Thursday, June 23, 2011

When Students Take The Initiative: Summer Lesson Week 2 Update

I haven't done any further posting on my summer practice incentive before now because I've been waiting to see how my students would react this week when they returned to lessons. The first week of lessons for the summer was the introductory week, and this week I got to see how the contest affected their practice. The week's not over yet, but I couldn't wait to share about how things have been going!

Before I go any further into week 2, let me recap week 1. As each student came for their lesson, I showed them the handout about our summer contest. On hand I had pictures of ice cream cones for them to choose and put up on the poster. I found and printed pictures of sugar, cake, and waffle cones online and they chose their favorite kind. In addition to that, I had printed out ice cream scoops in varieties of flavors and showed them some of the options for ice cream scoops they could earn just to get them even more excited.

After the students chose their cone, they got to choose an ice cream sundae. I had about 5 different 'sundaes' for them to choose from. It was fun to see their intense deliberation over which one they wanted! After they'd chosen their sundae and posted that on another sheet I asked them to remind me of just what they needed to do over the week to earn rewards and then wrote it in their notebooks.

So how did my students react? Most were really excited with the summer incentive. I had several students whose eyes lit up as I explained how they could earn scoops of ice cream, and even one or two who asked me, "What if I make it all the way to the top of the page?" (No over-achievers around here... ;) ). Overall, I was very pleased with the positive reaction, but I was curious to see how much of it would stick until the following week.

As the week began, I had the typical reactions.

Some students had taken the contest to heart...

1. Two of my students practiced every single day, and one of them told me, "I knew I wouldn't get much time to practice, but I wanted to make sure I practiced EVERY DAY so I could get sprinkles!"
2. A student who has never before shown the initiative to practice above and beyond what his mom makes him do actually practiced an extra day this week!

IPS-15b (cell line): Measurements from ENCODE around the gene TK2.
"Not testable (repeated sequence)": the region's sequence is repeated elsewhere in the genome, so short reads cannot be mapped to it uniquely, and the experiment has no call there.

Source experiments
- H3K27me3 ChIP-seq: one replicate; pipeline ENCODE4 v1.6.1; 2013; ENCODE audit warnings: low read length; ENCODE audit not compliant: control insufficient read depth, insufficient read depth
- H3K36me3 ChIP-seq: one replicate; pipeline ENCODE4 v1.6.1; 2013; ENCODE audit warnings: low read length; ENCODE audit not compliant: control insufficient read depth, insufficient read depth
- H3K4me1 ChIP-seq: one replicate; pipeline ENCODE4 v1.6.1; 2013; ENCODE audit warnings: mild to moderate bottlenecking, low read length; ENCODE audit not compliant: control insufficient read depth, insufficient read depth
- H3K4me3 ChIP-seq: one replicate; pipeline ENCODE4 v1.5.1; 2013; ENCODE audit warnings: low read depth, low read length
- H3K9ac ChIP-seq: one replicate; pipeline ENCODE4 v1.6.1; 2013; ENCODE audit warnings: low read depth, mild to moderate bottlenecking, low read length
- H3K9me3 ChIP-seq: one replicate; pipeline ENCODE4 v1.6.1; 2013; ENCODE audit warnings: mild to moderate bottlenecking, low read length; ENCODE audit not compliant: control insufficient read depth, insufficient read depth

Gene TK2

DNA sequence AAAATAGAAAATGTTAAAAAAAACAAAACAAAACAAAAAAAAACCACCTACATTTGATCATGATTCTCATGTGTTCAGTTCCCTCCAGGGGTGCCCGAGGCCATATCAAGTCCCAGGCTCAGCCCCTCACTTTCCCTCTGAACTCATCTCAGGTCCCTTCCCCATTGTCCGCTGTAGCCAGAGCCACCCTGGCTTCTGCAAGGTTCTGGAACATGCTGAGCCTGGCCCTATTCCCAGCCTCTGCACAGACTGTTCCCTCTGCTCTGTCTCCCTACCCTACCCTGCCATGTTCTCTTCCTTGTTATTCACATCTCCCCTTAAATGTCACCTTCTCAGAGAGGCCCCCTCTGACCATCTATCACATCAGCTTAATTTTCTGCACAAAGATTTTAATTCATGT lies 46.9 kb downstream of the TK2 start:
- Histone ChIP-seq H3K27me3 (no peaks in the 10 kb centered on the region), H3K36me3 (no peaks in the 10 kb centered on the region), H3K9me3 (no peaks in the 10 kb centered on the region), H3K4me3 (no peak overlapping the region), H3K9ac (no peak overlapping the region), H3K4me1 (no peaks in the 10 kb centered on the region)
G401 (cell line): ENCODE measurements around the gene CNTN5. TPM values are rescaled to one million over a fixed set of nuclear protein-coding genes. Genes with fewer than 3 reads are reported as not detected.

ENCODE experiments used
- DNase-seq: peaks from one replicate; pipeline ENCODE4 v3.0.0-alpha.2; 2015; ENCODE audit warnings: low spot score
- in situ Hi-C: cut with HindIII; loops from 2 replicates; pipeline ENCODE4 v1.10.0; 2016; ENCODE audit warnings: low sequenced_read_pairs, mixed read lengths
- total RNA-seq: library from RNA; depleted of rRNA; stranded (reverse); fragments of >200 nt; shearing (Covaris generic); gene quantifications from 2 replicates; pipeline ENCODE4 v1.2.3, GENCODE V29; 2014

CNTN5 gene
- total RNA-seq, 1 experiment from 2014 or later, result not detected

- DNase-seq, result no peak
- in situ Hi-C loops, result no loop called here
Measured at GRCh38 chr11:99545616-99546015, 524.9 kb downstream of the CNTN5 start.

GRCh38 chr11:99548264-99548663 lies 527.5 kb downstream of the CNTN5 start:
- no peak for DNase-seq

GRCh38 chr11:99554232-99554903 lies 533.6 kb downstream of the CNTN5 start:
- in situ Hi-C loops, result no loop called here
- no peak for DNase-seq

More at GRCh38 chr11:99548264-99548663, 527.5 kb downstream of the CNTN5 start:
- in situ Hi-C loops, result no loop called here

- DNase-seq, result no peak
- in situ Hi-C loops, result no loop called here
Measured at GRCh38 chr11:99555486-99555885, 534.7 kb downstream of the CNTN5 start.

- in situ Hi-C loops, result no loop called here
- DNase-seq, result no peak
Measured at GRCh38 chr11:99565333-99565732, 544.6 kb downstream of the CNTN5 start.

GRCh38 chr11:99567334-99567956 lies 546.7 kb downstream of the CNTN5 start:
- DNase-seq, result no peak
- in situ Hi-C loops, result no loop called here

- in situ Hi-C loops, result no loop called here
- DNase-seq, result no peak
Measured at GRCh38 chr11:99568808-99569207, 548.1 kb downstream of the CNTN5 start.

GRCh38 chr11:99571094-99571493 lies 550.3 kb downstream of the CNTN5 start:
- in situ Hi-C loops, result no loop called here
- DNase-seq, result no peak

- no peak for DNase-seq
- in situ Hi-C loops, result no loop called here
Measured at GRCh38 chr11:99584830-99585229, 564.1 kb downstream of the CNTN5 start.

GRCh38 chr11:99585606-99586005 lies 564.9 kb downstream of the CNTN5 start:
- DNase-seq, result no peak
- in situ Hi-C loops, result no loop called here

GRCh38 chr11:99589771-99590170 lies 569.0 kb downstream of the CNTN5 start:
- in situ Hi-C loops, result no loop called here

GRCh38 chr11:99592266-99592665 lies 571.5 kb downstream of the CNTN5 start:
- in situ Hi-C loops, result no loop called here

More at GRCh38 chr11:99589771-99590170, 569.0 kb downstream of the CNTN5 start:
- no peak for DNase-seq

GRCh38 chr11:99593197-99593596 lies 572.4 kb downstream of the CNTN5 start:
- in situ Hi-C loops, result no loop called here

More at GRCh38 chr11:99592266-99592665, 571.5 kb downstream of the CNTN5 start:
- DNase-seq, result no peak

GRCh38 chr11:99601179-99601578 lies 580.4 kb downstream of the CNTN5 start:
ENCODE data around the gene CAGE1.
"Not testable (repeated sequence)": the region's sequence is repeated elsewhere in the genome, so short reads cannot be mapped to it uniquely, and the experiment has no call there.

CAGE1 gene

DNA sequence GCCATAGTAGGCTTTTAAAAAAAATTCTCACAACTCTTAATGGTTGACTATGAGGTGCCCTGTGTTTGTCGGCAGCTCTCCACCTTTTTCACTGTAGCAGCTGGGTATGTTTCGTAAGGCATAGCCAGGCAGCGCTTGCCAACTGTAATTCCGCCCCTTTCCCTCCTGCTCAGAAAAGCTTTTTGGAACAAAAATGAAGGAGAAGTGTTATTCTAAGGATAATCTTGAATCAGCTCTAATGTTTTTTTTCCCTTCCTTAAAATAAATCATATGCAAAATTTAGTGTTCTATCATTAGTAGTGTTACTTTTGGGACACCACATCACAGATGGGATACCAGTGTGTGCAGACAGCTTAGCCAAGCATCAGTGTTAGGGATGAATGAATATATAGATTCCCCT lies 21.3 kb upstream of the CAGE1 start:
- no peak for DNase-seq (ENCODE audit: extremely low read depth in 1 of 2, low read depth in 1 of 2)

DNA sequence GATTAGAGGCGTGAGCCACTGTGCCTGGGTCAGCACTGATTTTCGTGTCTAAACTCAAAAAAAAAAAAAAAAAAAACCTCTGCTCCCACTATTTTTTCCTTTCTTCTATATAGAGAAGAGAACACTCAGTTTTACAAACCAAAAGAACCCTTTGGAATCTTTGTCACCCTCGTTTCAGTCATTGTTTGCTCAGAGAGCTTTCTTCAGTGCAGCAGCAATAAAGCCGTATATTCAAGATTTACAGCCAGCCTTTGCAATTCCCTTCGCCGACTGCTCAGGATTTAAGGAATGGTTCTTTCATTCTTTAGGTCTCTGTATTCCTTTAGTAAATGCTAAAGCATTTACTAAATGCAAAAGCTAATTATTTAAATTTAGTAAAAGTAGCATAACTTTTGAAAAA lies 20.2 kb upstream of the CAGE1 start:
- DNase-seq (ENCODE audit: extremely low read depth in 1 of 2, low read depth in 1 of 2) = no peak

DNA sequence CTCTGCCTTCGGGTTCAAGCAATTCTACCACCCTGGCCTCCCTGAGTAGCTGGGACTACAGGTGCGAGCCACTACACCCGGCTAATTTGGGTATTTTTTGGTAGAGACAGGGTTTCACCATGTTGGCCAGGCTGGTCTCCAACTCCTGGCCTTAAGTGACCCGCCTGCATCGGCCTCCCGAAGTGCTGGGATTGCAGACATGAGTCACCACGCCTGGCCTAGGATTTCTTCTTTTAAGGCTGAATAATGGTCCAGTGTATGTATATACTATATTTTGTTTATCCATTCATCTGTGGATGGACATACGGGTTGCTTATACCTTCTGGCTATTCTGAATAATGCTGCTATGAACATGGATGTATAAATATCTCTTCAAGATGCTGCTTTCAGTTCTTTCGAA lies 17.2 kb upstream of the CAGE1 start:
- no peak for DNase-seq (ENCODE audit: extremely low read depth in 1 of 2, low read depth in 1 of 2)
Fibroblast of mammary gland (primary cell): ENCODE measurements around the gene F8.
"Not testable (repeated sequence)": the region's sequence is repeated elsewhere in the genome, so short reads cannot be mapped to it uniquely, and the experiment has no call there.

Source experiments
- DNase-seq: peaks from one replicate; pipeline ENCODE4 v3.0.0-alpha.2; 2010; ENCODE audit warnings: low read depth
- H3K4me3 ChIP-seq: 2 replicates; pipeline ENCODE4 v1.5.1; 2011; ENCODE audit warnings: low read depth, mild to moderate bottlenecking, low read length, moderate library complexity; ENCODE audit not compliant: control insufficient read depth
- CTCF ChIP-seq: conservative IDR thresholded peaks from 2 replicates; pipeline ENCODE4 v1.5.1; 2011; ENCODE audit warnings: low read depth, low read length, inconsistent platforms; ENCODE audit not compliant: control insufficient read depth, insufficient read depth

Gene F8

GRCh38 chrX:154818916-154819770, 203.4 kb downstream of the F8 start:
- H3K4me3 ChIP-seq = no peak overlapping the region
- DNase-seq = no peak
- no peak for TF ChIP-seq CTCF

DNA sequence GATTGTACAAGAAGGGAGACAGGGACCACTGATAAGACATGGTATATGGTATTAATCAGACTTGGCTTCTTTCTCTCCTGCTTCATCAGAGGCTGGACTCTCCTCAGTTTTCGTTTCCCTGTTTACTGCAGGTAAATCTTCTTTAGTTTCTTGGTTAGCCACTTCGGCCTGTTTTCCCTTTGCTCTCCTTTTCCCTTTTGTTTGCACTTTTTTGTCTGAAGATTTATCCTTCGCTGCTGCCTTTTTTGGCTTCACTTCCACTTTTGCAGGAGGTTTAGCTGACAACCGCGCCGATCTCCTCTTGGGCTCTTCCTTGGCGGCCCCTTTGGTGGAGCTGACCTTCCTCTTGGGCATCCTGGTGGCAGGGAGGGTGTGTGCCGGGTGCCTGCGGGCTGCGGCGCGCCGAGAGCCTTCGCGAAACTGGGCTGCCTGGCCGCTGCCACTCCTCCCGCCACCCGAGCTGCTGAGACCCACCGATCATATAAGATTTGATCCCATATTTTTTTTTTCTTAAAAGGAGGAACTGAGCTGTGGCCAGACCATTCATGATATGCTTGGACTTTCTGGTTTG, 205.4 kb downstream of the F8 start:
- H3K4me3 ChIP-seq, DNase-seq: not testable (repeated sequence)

3. One of my teenage students came out with, "This ice cream contest was a really good idea!"
4. Several students decided to take the extra initiative to try and memorize pieces, just so that they could get a cherry.

While others were a bit less enthusiastic...

1. The mother of my twin students showed up at the door with profuse apologies because neither of her girls had practiced all week!
2. Another teenage student practiced, but didn't make any attempt to record his practice for rewards.

As you can see, the positives seem to outweigh the negatives at this point (maybe I'm just an optimist though ;) ). But seriously, I can see some definite enthusiasm among my students about this latest practice contest and several of them have already shown that their enthusiasm is more than just a passing fad. Here's hoping that this trend continues and my students show some dedication to practice over the summer months, a time when practice can be spotty at best!


  1. I am finding the results surprising. One student did 200 minutes this week and a younger students painstakingly created an elaborate chart to get his 100 minutes, but others just did not get it together. The key seems to be parent interest. How surprising?

  2. Yes, parental involvement makes a HUGE difference ;) . I sent out a copy of the summer incentive handout with my most recent newsletter and encouraged parents to take a look at it so they could encourage their students to practice and be in the loop about what their students were working towards. Of course, it didn't make a difference for every student, but some came to the first lesson already knowing what the incentive was all about because their parents had told them :)

    I sometimes wonder if parents realize just what a different their participation (or lack thereof) makes in a students' success. I always try to make that clear, but some of them just don't get it!